(RightWing.org) – The collapse of the nation’s economy under President Joe Biden and the rise of the so-called “woke” movement has led some companies off a cliff as they increasingly turn to social media campaigns to boost their product sales. However, Bud Light’s partnership with transgender TikTok influencer Dylan Mulvaney sparked nationwide controversy after a video was posted of her promoting the brand on April 1. A recent report indicated that the managing director of a major international bank downgraded Bud Light’s parent company, Anheuser-Busch’s, investment rating.
On May 10, HSBC Holdings PLC Global Beverage Sector Head, Carlos Laboy, downgraded Anheuser Busch InBev (ABI) stock to hold, telling investors there were “deeper problems” with the company than officials were willing to concede. CNBC reported that Laboy issued a brief statement noting ABI’s effort to jump aboard the “brand culture transformation train, or “woke trend,” failed — at least in the United States.
HSBC downgrades Anheuser-Busch InBev as it deals with a 'Bud Light crisis' https://t.co/4xd5R1YZpI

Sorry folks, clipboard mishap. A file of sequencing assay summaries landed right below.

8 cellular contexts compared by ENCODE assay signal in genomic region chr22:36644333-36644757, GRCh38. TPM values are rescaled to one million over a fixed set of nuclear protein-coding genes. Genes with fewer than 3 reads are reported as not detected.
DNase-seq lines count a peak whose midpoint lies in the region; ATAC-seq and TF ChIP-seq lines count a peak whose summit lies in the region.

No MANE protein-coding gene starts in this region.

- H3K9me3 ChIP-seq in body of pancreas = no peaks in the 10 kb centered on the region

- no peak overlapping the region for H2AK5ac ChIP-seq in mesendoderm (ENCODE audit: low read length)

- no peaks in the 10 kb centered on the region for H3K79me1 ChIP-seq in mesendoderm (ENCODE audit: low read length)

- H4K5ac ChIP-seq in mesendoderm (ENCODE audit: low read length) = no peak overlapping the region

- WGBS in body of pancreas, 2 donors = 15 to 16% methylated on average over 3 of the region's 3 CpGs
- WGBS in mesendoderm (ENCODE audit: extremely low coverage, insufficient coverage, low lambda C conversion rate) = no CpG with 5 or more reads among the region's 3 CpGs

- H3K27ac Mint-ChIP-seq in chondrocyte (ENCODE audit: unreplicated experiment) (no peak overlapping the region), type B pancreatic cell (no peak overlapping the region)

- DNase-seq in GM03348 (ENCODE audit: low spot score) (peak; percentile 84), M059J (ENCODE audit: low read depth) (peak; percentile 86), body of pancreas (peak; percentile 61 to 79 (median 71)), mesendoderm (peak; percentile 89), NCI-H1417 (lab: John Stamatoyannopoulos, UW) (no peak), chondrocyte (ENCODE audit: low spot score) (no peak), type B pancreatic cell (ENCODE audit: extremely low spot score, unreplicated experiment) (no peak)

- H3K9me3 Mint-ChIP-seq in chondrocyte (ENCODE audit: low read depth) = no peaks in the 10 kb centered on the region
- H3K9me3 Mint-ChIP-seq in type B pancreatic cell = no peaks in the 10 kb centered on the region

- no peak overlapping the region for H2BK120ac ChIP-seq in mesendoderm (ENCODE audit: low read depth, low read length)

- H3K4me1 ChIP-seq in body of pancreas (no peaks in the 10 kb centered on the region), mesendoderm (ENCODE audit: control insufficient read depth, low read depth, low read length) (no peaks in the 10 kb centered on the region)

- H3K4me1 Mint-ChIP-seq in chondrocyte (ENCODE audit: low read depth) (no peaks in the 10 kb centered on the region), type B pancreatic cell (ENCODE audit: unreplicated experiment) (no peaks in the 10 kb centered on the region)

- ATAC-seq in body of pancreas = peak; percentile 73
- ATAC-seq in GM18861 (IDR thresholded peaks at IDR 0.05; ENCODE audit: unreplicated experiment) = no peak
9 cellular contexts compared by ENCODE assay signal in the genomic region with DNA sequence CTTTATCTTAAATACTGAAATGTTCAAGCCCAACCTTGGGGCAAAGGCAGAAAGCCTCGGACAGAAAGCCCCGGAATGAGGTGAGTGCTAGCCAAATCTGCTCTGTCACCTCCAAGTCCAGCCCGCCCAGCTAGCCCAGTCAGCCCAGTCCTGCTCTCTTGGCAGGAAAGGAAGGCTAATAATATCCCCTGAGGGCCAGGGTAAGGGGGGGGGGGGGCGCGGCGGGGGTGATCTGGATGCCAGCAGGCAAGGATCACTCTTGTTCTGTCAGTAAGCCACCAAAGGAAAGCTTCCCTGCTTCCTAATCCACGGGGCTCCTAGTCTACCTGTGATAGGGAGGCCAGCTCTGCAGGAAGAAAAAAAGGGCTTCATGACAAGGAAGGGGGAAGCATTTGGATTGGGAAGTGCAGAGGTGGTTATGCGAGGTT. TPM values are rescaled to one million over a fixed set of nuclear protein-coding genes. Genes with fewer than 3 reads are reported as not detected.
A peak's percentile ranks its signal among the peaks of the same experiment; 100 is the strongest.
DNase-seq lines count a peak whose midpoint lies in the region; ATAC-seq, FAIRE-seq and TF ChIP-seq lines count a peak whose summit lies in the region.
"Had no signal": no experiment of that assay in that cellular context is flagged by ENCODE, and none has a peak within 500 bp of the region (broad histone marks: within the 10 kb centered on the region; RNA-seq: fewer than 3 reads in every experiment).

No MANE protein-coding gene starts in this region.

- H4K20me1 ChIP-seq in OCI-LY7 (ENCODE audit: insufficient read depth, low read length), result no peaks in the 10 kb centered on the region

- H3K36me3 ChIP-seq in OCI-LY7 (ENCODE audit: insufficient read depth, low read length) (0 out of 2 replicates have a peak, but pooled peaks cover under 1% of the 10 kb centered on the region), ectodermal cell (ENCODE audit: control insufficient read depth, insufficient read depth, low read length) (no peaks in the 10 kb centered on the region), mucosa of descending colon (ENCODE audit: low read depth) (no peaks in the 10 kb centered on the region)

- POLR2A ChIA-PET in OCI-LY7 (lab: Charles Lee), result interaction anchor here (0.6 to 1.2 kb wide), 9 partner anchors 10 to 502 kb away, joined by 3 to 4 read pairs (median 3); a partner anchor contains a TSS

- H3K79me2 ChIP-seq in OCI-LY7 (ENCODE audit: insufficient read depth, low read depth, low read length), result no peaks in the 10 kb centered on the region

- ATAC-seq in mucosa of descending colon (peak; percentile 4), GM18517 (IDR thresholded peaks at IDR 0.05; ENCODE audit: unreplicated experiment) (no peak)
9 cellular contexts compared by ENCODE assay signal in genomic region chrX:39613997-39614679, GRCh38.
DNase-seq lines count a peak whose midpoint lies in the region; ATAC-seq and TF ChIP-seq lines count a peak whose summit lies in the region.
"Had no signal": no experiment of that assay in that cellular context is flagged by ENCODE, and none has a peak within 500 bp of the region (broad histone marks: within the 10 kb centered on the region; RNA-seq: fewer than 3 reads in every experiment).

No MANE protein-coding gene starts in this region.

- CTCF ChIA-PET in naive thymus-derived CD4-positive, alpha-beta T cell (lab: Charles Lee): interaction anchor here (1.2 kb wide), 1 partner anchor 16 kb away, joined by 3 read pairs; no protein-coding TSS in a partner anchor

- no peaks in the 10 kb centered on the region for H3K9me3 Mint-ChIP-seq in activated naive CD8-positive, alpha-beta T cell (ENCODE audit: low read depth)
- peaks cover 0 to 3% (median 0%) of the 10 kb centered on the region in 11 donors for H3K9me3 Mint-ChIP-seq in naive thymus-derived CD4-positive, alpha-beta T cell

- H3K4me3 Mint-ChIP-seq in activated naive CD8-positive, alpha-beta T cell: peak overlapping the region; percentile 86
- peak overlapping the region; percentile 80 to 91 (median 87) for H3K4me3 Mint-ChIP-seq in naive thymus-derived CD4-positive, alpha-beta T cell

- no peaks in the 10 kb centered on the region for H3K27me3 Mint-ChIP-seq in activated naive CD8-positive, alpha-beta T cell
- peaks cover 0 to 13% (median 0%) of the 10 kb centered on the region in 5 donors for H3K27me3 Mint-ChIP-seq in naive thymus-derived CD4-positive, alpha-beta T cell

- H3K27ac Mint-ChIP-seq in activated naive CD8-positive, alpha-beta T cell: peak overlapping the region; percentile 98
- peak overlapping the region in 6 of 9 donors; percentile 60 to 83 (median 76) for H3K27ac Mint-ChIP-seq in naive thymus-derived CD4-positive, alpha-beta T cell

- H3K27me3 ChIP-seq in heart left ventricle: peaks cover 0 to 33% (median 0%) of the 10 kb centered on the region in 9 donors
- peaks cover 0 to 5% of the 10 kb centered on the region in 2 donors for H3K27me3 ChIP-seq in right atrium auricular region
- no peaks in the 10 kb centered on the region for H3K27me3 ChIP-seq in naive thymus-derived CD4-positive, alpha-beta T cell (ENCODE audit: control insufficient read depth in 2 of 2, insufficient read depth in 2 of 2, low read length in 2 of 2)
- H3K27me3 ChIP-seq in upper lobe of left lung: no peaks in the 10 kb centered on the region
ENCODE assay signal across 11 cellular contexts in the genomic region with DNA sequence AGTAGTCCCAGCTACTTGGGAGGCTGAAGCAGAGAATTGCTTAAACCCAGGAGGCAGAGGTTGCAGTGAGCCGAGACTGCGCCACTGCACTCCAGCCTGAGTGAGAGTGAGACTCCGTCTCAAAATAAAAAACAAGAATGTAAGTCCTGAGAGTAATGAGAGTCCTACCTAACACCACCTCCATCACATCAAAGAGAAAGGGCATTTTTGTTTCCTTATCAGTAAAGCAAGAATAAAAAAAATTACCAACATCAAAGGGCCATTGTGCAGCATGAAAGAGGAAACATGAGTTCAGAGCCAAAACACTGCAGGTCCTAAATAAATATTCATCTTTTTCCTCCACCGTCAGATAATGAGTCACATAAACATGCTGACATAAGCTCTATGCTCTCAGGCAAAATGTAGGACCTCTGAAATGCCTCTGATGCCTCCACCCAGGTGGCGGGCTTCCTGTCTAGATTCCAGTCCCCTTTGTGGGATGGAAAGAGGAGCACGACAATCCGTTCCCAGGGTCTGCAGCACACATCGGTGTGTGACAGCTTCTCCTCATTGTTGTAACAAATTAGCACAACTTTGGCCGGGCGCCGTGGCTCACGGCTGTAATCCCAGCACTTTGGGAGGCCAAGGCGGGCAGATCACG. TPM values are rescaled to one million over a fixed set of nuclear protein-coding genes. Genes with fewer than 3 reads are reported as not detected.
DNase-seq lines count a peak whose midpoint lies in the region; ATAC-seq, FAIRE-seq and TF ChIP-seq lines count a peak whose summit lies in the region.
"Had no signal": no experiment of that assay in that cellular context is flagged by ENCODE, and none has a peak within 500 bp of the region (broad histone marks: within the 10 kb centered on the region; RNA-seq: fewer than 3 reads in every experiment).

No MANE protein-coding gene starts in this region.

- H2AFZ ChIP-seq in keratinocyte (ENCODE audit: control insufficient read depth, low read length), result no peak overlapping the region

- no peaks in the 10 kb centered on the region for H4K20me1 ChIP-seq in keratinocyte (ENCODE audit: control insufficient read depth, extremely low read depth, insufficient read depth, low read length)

— CNBC (@CNBC) May 10, 2023
A hold rating, or recommendation, means that analysts expect a company’s stock to perform roughly in line with current stock market risk-adjusted trends, plus or minus 10%, over the next year. Broadly speaking, a hold rating is a non-committal suggestion that individuals shouldn’t sell any shares they own in a company or purchase new ones.
The Financial Times recently reported that the latest figures from ABI show the company’s sales volume for the week ending April 22 dropped 26% year-on-year from 2022. ABI CEO Michel Doukeris readily conceded that the conservative-led boycott of Bud Light sparked the backlash that has been negatively impacting the company’s bottom line.
Doukeris told investors that the drop in US sales drove down the company’s global volume by roughly 1%. However, he said it was “too early” to determine the full impact of the boycott and the resulting backlash. For those unfamiliar with ABI’s total reach, it also owns other brands like Corona and Stella Artois. It caters to markets in North, Central, and South America, Europe, the Middle East, Africa, and the Asia Pacific region.
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